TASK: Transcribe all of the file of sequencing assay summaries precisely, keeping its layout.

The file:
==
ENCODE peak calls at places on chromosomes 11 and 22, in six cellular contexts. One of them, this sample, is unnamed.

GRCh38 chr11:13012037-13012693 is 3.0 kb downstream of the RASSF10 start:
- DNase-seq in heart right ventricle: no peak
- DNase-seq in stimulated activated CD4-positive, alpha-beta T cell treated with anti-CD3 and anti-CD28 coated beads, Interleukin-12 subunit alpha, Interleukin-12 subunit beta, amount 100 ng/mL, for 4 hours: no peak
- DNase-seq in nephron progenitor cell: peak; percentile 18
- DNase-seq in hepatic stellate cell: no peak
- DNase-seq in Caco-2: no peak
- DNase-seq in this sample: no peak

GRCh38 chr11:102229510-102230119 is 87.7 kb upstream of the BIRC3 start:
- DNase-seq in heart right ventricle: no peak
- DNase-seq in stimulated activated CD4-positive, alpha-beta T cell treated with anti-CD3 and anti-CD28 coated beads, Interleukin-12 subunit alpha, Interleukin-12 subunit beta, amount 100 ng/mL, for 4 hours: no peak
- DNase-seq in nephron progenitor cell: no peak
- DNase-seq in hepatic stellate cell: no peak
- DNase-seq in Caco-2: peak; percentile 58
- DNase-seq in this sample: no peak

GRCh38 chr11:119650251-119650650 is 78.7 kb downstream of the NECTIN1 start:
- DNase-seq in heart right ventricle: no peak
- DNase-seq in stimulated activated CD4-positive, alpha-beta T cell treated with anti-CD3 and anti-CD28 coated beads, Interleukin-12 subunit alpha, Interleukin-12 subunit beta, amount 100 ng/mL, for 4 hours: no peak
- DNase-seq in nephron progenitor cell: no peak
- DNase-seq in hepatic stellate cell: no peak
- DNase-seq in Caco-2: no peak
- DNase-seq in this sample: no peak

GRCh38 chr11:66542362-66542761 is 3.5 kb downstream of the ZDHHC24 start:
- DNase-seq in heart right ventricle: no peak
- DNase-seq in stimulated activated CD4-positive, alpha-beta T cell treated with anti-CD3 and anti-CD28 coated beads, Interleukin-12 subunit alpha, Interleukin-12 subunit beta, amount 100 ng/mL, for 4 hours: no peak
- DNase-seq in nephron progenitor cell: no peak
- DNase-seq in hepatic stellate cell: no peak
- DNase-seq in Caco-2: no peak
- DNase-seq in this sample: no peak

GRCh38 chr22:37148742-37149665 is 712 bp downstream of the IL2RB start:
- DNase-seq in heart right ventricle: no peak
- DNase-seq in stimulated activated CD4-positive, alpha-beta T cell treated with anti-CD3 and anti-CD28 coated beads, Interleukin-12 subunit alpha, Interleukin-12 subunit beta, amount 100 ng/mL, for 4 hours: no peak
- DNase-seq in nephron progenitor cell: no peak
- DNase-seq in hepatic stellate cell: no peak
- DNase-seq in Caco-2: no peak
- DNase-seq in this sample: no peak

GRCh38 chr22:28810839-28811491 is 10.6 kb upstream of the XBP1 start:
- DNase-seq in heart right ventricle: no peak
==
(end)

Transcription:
ENCODE peak calls at places on chromosomes 11 and 22, in six cellular contexts. One of them, this sample, is unnamed.

GRCh38 chr11:13012037-13012693 is 3.0 kb downstream of the RASSF10 start:
- DNase-seq in heart right ventricle: no peak
- DNase-seq in stimulated activated CD4-positive, alpha-beta T cell treated with anti-CD3 and anti-CD28 coated beads, Interleukin-12 subunit alpha, Interleukin-12 subunit beta, amount 100 ng/mL, for 4 hours: no peak
- DNase-seq in nephron progenitor cell: peak; percentile 18
- DNase-seq in hepatic stellate cell: no peak
- DNase-seq in Caco-2: no peak
- DNase-seq in this sample: no peak

GRCh38 chr11:102229510-102230119 is 87.7 kb upstream of the BIRC3 start:
- DNase-seq in heart right ventricle: no peak
- DNase-seq in stimulated activated CD4-positive, alpha-beta T cell treated with anti-CD3 and anti-CD28 coated beads, Interleukin-12 subunit alpha, Interleukin-12 subunit beta, amount 100 ng/mL, for 4 hours: no peak
- DNase-seq in nephron progenitor cell: no peak
- DNase-seq in hepatic stellate cell: no peak
- DNase-seq in Caco-2: peak; percentile 58
- DNase-seq in this sample: no peak

GRCh38 chr11:119650251-119650650 is 78.7 kb downstream of the NECTIN1 start:
- DNase-seq in heart right ventricle: no peak
- DNase-seq in stimulated activated CD4-positive, alpha-beta T cell treated with anti-CD3 and anti-CD28 coated beads, Interleukin-12 subunit alpha, Interleukin-12 subunit beta, amount 100 ng/mL, for 4 hours: no peak
- DNase-seq in nephron progenitor cell: no peak
- DNase-seq in hepatic stellate cell: no peak
- DNase-seq in Caco-2: no peak
- DNase-seq in this sample: no peak

GRCh38 chr11:66542362-66542761 is 3.5 kb downstream of the ZDHHC24 start:
- DNase-seq in heart right ventricle: no peak
- DNase-seq in stimulated activated CD4-positive, alpha-beta T cell treated with anti-CD3 and anti-CD28 coated beads, Interleukin-12 subunit alpha, Interleukin-12 subunit beta, amount 100 ng/mL, for 4 hours: no peak
- DNase-seq in nephron progenitor cell: no peak
- DNase-seq in hepatic stellate cell: no peak
- DNase-seq in Caco-2: no peak
- DNase-seq in this sample: no peak

GRCh38 chr22:37148742-37149665 is 712 bp downstream of the IL2RB start:
- DNase-seq in heart right ventricle: no peak
- DNase-seq in stimulated activated CD4-positive, alpha-beta T cell treated with anti-CD3 and anti-CD28 coated beads, Interleukin-12 subunit alpha, Interleukin-12 subunit beta, amount 100 ng/mL, for 4 hours: no peak
- DNase-seq in nephron progenitor cell: no peak
- DNase-seq in hepatic stellate cell: no peak
- DNase-seq in Caco-2: no peak
- DNase-seq in this sample: no peak

GRCh38 chr22:28810839-28811491 is 10.6 kb upstream of the XBP1 start:
- DNase-seq in heart right ventricle: no peak